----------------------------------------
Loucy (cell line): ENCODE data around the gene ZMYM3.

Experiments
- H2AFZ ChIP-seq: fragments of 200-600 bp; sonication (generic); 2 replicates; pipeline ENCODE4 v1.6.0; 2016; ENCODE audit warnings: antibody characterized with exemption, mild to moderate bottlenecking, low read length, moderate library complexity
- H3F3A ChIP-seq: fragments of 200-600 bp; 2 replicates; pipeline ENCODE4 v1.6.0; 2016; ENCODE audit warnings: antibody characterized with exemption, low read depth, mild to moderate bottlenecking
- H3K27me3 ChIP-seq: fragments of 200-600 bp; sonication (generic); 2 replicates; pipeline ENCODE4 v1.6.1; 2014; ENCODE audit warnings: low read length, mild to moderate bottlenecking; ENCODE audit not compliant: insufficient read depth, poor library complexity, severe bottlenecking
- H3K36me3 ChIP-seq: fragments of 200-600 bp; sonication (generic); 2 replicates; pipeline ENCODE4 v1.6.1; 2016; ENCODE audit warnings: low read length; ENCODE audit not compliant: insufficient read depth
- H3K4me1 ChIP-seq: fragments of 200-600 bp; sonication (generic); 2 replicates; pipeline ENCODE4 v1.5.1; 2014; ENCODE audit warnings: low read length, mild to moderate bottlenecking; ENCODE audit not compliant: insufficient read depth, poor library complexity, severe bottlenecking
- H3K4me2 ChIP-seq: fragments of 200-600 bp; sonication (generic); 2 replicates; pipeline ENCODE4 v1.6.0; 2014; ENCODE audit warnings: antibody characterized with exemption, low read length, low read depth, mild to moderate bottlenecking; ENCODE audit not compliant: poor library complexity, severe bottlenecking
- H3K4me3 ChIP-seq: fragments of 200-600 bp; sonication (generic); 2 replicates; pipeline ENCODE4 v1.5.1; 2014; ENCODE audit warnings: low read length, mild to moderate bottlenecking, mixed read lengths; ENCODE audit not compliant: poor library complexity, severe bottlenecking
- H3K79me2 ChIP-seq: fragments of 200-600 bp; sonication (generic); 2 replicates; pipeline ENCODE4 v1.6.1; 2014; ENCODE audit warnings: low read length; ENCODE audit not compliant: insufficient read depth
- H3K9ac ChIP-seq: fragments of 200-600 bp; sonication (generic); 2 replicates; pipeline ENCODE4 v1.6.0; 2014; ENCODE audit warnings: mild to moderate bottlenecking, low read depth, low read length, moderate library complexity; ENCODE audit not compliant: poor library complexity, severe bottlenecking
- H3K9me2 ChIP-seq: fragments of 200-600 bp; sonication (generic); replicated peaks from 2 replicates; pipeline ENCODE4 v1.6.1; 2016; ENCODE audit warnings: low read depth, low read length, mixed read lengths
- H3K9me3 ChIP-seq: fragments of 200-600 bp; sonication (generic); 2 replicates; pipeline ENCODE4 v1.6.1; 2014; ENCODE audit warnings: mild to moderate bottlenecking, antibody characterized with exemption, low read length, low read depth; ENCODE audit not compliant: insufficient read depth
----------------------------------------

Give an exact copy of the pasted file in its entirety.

Loucy (cell line): ENCODE data around the gene ZMYM3.

Experiments
- H2AFZ ChIP-seq: fragments of 200-600 bp; sonication (generic); 2 replicates; pipeline ENCODE4 v1.6.0; 2016; ENCODE audit warnings: antibody characterized with exemption, mild to moderate bottlenecking, low read length, moderate library complexity
- H3F3A ChIP-seq: fragments of 200-600 bp; 2 replicates; pipeline ENCODE4 v1.6.0; 2016; ENCODE audit warnings: antibody characterized with exemption, low read depth, mild to moderate bottlenecking
- H3K27me3 ChIP-seq: fragments of 200-600 bp; sonication (generic); 2 replicates; pipeline ENCODE4 v1.6.1; 2014; ENCODE audit warnings: low read length, mild to moderate bottlenecking; ENCODE audit not compliant: insufficient read depth, poor library complexity, severe bottlenecking
- H3K36me3 ChIP-seq: fragments of 200-600 bp; sonication (generic); 2 replicates; pipeline ENCODE4 v1.6.1; 2016; ENCODE audit warnings: low read length; ENCODE audit not compliant: insufficient read depth
- H3K4me1 ChIP-seq: fragments of 200-600 bp; sonication (generic); 2 replicates; pipeline ENCODE4 v1.5.1; 2014; ENCODE audit warnings: low read length, mild to moderate bottlenecking; ENCODE audit not compliant: insufficient read depth, poor library complexity, severe bottlenecking
- H3K4me2 ChIP-seq: fragments of 200-600 bp; sonication (generic); 2 replicates; pipeline ENCODE4 v1.6.0; 2014; ENCODE audit warnings: antibody characterized with exemption, low read length, low read depth, mild to moderate bottlenecking; ENCODE audit not compliant: poor library complexity, severe bottlenecking
- H3K4me3 ChIP-seq: fragments of 200-600 bp; sonication (generic); 2 replicates; pipeline ENCODE4 v1.5.1; 2014; ENCODE audit warnings: low read length, mild to moderate bottlenecking, mixed read lengths; ENCODE audit not compliant: poor library complexity, severe bottlenecking
- H3K79me2 ChIP-seq: fragments of 200-600 bp; sonication (generic); 2 replicates; pipeline ENCODE4 v1.6.1; 2014; ENCODE audit warnings: low read length; ENCODE audit not compliant: insufficient read depth
- H3K9ac ChIP-seq: fragments of 200-600 bp; sonication (generic); 2 replicates; pipeline ENCODE4 v1.6.0; 2014; ENCODE audit warnings: mild to moderate bottlenecking, low read depth, low read length, moderate library complexity; ENCODE audit not compliant: poor library complexity, severe bottlenecking
- H3K9me2 ChIP-seq: fragments of 200-600 bp; sonication (generic); replicated peaks from 2 replicates; pipeline ENCODE4 v1.6.1; 2016; ENCODE audit warnings: low read depth, low read length, mixed read lengths
- H3K9me3 ChIP-seq: fragments of 200-600 bp; sonication (generic); 2 replicates; pipeline ENCODE4 v1.6.1; 2014; ENCODE audit warnings: mild to moderate bottlenecking, antibody characterized with exemption, low read length, low read depth; ENCODE audit not compliant: insufficient read depth